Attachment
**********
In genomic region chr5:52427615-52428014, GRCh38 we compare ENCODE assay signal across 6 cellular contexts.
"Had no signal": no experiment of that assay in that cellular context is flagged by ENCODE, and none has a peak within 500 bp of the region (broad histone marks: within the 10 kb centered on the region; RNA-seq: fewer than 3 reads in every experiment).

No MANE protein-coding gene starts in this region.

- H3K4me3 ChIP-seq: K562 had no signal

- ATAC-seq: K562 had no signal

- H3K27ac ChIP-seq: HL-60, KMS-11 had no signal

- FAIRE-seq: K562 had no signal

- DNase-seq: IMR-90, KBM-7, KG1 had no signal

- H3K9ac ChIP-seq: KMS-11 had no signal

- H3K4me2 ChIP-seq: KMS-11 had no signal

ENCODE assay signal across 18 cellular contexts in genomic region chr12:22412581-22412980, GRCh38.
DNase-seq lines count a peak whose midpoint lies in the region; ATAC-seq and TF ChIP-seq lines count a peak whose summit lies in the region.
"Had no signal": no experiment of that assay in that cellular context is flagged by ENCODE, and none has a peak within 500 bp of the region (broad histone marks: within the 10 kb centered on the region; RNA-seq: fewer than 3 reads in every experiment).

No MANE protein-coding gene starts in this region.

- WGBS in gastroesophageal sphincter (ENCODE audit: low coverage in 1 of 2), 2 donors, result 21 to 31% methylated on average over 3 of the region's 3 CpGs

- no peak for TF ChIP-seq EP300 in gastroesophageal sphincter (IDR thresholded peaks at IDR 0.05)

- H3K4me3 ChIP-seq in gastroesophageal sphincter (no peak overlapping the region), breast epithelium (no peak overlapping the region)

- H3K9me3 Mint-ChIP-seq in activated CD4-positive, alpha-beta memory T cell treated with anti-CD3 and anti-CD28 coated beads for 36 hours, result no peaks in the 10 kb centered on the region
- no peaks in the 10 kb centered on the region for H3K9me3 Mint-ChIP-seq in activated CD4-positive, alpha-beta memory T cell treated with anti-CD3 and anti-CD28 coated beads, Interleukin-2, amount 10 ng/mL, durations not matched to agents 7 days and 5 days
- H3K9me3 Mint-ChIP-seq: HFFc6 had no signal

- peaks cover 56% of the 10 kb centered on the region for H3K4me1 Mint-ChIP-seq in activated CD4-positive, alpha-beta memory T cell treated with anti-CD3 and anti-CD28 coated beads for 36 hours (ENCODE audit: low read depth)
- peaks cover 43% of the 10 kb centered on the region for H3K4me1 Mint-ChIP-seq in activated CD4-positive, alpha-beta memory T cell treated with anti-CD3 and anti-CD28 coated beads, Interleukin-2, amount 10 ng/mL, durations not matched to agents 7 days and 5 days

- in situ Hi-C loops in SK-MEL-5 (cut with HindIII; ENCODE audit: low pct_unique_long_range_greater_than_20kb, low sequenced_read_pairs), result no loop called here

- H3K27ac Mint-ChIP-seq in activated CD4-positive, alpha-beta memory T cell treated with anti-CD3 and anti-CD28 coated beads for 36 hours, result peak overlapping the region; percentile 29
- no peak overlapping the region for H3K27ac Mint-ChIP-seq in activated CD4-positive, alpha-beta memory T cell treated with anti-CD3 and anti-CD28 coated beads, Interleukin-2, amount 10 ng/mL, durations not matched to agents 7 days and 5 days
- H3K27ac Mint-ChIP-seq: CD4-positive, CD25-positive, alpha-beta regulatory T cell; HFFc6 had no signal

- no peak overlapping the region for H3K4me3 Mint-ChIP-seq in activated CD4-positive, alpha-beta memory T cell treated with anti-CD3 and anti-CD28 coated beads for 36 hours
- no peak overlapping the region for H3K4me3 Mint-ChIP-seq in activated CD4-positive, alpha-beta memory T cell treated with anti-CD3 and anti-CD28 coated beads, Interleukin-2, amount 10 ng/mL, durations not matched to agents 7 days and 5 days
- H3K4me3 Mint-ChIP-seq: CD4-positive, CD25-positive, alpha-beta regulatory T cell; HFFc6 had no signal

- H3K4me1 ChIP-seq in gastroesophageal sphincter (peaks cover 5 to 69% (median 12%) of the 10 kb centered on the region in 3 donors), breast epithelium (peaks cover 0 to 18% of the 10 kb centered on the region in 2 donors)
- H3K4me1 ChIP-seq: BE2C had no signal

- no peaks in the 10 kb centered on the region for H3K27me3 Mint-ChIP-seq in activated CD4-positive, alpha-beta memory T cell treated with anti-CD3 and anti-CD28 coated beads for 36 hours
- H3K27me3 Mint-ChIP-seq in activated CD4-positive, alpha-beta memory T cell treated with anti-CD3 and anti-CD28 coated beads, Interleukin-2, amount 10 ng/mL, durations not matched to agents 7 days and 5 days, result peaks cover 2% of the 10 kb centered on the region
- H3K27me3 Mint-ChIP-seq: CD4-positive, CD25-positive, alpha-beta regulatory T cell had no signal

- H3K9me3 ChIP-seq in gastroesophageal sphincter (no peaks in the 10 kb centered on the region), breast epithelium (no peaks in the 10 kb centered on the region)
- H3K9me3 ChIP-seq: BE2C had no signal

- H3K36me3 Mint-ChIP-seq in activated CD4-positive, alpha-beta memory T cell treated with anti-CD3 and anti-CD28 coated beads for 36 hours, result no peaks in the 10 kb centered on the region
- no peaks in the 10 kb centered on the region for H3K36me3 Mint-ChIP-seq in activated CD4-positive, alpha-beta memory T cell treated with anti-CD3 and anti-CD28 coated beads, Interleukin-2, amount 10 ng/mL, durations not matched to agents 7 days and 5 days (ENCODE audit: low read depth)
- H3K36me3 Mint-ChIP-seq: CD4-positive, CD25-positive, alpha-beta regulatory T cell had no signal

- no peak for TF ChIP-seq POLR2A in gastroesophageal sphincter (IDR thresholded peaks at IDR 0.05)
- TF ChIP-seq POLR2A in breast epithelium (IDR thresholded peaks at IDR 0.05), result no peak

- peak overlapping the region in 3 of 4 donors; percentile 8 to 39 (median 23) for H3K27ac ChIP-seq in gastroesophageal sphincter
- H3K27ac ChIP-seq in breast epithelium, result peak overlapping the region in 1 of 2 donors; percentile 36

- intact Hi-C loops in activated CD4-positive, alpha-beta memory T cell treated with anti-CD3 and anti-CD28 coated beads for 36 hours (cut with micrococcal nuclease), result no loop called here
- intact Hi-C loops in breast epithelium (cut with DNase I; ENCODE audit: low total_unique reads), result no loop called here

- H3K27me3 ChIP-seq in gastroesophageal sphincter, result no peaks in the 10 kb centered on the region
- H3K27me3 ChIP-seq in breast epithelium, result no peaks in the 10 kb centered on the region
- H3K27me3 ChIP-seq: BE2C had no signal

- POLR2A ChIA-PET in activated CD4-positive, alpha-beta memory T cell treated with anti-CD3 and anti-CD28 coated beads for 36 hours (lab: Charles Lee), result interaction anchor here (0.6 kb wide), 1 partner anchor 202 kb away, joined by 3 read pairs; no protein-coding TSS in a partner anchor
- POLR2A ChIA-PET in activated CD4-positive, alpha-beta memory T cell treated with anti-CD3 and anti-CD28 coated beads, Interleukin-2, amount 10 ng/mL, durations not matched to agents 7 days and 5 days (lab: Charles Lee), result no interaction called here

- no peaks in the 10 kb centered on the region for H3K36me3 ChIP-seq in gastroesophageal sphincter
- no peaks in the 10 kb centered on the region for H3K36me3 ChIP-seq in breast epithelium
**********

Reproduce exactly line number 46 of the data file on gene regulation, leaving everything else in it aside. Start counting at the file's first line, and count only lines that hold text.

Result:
- H3K27me3 ChIP-seq in gastroesophageal sphincter, result no peaks in the 10 kb centered on the region